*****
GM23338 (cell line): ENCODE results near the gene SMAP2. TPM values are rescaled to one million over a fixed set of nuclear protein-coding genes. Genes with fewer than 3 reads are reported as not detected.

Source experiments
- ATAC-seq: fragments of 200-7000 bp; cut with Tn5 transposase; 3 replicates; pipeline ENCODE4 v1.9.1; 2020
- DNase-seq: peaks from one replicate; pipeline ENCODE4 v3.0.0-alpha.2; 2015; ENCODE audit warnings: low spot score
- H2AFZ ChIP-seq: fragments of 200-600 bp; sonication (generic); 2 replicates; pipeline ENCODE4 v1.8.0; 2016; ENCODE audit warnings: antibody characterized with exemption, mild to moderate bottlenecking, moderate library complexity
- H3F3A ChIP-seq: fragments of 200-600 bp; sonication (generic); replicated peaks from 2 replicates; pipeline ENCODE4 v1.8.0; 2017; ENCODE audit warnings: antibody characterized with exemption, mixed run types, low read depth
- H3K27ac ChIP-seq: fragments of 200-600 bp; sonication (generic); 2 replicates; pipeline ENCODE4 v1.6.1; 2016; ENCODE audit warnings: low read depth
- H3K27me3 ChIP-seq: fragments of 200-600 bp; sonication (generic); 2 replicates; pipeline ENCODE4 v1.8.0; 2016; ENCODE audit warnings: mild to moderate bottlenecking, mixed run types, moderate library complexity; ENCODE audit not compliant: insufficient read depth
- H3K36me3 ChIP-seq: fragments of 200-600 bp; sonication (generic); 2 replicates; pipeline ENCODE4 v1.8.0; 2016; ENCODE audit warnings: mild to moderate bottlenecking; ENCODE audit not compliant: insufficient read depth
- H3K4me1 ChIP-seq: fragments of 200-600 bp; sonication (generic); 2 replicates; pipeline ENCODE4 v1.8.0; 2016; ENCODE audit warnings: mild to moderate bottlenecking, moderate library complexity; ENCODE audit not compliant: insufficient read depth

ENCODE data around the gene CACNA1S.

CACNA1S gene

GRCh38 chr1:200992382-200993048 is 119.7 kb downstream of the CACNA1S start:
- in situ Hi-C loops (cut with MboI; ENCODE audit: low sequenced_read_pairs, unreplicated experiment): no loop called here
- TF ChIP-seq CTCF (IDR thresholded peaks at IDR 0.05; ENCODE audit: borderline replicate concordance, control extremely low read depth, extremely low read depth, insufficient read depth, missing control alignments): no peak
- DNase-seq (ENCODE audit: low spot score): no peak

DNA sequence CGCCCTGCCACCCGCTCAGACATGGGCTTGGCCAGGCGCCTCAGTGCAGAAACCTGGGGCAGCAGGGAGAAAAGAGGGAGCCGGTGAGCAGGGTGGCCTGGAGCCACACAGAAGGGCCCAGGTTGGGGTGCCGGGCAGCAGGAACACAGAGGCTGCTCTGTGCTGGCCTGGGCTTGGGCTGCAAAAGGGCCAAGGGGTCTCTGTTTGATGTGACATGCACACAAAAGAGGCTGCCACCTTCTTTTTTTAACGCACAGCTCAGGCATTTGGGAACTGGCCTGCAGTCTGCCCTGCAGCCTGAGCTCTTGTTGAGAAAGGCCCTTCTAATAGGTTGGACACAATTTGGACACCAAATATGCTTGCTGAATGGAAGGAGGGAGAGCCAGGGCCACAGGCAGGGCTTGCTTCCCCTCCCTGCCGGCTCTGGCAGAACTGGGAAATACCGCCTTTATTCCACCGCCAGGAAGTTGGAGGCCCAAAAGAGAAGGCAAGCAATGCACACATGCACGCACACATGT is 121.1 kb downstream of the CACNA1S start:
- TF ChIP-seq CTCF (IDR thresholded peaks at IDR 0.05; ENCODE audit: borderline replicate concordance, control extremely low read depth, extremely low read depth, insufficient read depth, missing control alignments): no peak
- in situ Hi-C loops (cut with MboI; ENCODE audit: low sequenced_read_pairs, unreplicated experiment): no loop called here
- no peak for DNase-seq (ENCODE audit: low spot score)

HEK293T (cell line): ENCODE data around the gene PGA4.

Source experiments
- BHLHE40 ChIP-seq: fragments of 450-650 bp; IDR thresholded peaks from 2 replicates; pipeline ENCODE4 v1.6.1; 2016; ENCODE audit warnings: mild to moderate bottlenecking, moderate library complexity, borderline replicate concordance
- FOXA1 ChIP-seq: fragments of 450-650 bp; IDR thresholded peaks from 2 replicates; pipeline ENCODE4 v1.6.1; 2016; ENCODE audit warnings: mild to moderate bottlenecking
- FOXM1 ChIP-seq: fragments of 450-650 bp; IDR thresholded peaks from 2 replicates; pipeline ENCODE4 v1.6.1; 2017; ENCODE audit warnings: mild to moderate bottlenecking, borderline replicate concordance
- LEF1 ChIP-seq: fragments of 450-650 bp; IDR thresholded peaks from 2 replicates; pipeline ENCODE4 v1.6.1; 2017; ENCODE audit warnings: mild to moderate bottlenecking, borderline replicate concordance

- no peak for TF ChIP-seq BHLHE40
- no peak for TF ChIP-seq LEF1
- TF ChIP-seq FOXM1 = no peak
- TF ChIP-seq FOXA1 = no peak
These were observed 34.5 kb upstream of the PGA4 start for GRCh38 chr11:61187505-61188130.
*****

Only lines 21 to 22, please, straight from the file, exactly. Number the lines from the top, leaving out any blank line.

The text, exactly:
HEK293T (cell line): ENCODE data around the gene PGA4.

Source experiments